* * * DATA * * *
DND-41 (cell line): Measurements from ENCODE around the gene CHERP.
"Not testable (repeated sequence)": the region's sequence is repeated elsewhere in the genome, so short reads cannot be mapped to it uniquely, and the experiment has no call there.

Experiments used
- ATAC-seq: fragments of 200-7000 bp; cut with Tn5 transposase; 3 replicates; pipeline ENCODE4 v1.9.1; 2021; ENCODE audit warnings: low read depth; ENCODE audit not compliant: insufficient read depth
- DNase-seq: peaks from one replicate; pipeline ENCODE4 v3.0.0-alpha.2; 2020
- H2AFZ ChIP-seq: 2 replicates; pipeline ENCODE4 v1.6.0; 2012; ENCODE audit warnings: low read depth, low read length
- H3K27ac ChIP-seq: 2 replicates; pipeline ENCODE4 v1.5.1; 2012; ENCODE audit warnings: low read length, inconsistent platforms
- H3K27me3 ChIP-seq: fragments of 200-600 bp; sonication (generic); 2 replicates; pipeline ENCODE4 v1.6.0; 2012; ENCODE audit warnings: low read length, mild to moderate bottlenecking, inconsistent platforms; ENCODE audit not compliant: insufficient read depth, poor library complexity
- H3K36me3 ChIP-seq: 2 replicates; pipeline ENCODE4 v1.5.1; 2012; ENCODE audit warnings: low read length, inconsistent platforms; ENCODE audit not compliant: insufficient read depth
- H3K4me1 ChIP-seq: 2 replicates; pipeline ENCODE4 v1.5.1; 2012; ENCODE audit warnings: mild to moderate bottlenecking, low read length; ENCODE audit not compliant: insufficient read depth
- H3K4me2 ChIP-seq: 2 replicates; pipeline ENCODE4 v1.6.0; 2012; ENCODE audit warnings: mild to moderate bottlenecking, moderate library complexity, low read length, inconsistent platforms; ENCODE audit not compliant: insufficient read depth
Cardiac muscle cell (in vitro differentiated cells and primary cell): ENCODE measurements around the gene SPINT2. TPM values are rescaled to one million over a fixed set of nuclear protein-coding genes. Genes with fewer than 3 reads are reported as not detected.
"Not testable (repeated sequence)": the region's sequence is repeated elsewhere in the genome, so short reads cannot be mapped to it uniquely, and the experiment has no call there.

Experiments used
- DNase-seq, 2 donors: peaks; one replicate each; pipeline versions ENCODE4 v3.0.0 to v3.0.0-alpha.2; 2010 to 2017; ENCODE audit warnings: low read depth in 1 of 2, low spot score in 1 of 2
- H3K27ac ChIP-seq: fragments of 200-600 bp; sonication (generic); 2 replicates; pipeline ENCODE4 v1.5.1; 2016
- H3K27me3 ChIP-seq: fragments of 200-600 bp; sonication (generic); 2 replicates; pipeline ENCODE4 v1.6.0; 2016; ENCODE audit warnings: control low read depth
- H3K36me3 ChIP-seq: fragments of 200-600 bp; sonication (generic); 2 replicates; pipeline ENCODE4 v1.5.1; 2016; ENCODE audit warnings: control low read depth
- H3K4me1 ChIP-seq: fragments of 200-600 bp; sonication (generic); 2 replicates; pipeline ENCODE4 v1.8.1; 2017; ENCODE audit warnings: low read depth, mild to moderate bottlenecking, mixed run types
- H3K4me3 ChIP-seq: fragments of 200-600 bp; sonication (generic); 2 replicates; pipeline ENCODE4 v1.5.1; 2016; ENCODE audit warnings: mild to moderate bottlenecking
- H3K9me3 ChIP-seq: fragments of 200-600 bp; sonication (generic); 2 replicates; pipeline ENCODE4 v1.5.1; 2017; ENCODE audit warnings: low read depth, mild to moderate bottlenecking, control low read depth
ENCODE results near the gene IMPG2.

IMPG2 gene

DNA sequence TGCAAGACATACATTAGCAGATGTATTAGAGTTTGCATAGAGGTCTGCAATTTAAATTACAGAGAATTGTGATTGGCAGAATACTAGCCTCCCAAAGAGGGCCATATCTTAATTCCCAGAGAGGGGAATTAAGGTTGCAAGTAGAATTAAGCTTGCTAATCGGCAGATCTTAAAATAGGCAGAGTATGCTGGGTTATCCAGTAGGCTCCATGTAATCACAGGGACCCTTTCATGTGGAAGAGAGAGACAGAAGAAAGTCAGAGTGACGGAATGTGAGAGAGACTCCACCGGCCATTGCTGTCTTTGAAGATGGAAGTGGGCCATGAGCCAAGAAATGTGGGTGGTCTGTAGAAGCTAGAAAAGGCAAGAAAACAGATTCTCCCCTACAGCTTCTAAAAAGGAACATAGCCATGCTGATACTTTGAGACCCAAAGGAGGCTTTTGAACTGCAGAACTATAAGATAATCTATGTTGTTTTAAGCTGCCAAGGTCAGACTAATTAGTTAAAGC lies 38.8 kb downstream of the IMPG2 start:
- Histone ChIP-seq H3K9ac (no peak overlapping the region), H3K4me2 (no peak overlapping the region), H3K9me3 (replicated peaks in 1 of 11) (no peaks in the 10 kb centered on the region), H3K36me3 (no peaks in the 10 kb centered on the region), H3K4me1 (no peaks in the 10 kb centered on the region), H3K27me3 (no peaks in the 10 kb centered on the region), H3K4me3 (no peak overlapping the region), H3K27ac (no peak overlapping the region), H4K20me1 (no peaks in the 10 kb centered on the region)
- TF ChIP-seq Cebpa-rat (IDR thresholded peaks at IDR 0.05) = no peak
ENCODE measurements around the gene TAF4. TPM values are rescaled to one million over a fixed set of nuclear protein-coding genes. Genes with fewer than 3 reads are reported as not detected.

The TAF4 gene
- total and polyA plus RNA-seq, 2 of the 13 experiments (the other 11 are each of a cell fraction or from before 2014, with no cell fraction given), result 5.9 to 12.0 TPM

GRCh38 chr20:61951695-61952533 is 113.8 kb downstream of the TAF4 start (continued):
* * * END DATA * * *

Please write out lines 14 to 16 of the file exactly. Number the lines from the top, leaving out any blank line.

Experiments used
- DNase-seq, 2 donors: peaks; one replicate each; pipeline versions ENCODE4 v3.0.0 to v3.0.0-alpha.2; 2010 to 2017; ENCODE audit warnings: low read depth in 1 of 2, low spot score in 1 of 2
- H3K27ac ChIP-seq: fragments of 200-600 bp; sonication (generic); 2 replicates; pipeline ENCODE4 v1.5.1; 2016